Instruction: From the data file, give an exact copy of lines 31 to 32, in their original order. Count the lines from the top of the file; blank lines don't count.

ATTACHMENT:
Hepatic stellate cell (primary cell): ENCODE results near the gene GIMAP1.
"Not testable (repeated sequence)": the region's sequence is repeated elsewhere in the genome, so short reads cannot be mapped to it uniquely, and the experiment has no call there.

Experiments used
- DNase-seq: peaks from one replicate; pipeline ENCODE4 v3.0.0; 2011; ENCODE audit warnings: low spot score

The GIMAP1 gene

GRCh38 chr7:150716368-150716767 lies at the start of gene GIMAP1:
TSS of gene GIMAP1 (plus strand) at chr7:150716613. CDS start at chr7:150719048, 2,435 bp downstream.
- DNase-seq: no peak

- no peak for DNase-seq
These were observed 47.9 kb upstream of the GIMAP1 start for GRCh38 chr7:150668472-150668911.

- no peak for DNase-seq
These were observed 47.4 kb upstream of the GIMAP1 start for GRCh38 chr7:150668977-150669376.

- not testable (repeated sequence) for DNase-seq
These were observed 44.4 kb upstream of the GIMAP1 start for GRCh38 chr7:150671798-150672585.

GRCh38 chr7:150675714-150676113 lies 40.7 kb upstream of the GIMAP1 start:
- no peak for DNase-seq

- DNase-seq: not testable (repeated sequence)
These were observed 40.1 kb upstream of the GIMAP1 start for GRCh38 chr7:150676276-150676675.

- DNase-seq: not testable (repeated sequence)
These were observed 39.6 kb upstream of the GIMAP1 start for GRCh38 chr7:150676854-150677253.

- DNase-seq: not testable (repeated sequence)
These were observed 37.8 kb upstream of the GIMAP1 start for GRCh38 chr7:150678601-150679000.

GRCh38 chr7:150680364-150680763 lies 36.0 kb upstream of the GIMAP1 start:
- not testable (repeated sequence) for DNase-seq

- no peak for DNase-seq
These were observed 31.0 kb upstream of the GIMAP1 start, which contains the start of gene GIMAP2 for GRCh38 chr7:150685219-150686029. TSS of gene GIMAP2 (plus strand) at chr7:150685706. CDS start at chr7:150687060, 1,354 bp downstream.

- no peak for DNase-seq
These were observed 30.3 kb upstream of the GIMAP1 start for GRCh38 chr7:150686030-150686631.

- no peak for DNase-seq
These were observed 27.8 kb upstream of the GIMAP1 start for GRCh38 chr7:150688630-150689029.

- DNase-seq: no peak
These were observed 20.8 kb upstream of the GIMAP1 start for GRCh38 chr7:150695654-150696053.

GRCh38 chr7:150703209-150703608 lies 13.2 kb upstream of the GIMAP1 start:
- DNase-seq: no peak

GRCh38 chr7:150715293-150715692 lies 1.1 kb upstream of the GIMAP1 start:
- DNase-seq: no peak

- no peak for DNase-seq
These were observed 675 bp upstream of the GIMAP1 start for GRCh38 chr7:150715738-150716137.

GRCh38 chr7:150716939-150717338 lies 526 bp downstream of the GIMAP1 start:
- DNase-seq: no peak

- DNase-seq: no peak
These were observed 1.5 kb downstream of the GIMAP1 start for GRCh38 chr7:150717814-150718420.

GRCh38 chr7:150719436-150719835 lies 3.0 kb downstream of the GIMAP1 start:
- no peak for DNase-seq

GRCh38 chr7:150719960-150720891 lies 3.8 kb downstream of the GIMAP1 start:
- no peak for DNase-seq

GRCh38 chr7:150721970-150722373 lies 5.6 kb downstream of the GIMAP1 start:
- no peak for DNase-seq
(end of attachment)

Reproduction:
- DNase-seq: no peak
These were observed 20.8 kb upstream of the GIMAP1 start for GRCh38 chr7:150695654-150696053.